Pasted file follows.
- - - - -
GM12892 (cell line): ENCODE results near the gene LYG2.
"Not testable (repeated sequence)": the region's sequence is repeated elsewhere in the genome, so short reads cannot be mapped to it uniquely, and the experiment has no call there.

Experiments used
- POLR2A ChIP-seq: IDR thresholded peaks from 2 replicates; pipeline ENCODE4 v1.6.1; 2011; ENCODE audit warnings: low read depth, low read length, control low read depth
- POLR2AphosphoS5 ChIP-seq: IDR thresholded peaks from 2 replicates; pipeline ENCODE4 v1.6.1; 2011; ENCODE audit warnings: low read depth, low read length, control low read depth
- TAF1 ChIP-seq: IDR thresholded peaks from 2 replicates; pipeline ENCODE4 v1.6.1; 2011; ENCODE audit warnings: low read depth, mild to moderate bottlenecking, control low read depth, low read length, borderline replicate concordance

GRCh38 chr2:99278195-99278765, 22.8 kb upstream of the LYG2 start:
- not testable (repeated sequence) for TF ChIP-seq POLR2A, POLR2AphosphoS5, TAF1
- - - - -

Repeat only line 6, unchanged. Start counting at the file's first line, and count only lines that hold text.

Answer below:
- TAF1 ChIP-seq: IDR thresholded peaks from 2 replicates; pipeline ENCODE4 v1.6.1; 2011; ENCODE audit warnings: low read depth, mild to moderate bottlenecking, control low read depth, low read length, borderline replicate concordance